Kidal - Authorities and non-governmental organisations in Mali have been making preparations for the return of fighters of Malian origin who took Libyan nationality and fought for Muammar Gaddafi.
“This is normal, that we welcome our brothers,” one businessman said.
Tents have been put up about 30 kilometres north of Kidal in the north-east, the main town in a region of the same name bordering on Algeria.
A collection of funds has been launched by a committee set up to welcome home the former fighters, who are expected during the next few days, though no timetable has been issued nor any statement about how many are expected back.
Hundreds of Tuaregs from Mali and neighbouring Niger went to Libya in the 1990s and became part of the army, granted Libyan nationality.
There is no fixed amount for the collection. “It's whatever you can afford. I gave 200 000 CFA francs (305 euros/414 dollars). Really, people give what they can,” said a man who works in Kidal and gave his name only as Attaher.
The goal, according to the governor's office in Kidal, is to provide a “worthy” homecoming for these “sons of the country”.
Mohamed Ouchar, a regional businessman, has a brother among those coming home. “He was in Gaddafi's army, with Libyan nationality. This is normal, that we welcome our brothers” without hostility, he added.
“We have taken the bull by the horns. Instead of letting them disappear into the wilds where they will be a source of danger, we have decided to welcome them with their weapons and baggage the better to make them a part of society,” said a source in the governor's office who asked not to be named.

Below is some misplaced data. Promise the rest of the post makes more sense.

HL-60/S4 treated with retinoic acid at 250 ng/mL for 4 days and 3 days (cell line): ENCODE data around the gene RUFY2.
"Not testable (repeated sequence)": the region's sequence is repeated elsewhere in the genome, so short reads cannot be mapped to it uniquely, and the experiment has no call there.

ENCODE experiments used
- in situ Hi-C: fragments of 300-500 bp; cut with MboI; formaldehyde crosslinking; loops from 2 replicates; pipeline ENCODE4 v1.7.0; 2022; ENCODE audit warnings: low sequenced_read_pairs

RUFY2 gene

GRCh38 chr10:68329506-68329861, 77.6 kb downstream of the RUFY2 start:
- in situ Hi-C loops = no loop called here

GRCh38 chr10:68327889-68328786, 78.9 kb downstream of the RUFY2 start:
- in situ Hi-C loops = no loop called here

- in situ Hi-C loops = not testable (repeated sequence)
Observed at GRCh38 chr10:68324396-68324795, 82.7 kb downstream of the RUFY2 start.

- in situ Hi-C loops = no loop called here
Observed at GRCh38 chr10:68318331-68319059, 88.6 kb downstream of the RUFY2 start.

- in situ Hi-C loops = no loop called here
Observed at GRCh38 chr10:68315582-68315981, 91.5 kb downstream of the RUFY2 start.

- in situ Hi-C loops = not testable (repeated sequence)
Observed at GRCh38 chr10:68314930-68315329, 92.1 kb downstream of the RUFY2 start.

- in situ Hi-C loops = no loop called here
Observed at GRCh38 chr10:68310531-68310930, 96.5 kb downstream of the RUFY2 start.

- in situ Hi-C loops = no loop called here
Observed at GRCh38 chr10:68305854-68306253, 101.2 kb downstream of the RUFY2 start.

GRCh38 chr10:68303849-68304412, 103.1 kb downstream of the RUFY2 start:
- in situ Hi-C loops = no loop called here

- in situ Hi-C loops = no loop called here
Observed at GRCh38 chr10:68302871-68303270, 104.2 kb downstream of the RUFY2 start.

The general staff of Mali's army has ordered that former fighters who return with their weapons be “gently disarmed”.
“This is the first time that we're organising the return of a military convoy,” said Ibrahim Ould Mohamed of Stop Arms, an NGO that is active against the proliferation of arms in the Sahel. He added that the ex-soldiers will most likely be returning with “civilians, members of their families.”
Ould Mohamed believed the returnees could also include mercenaries recruited at the beginning in mid-February of the rebellion against Colonel Gaddafi, who was toppled and has gone into hiding after more than six months of civil war.
Once Gaddafi's regime crumbled, men who had fought for him set out across the desert tracks of the Sahel for regions they came from, but they have been trained in warfare and given weapons, raising fears for safety and stability in a region already confronted with terrorism in the shape of al-Qaeda in the Islamic Maghreb.
Ould Mohamed said that if the fighters return to Mali, “it is not a problem. Provided they are coming back with good intentions, we should open our arms. There's no point in pouring fuel on the fire.”
“But we must rapidly find them something to do, so that they are not tempted by adventure,” he warned.
That view is shared by another official in a Kidal NGO, who is also a member of the committee to welcome the Malians from Libya. “It's the future of the whole region which is at stake if we don't hold out our hands to greet these returning brothers (because) the Sahel today is a powderkeg,” he said, asking not to be named.
Representatives of the government and local communities have entered into discussions with other Malians, civilians as well as ex-fighters, who have already returned from Libya.
One Malian government minister felt nevertheless that Libya's ruling National Transitional Council should take account of these former members of the Libyan army of Malian origin.
“They're Libyans, all the same. It's up to the NTC to play the card of national reconciliation and to accept them, so that the Sahel, already destabilised, doesn't get worse,” he said. - Sapa-AFP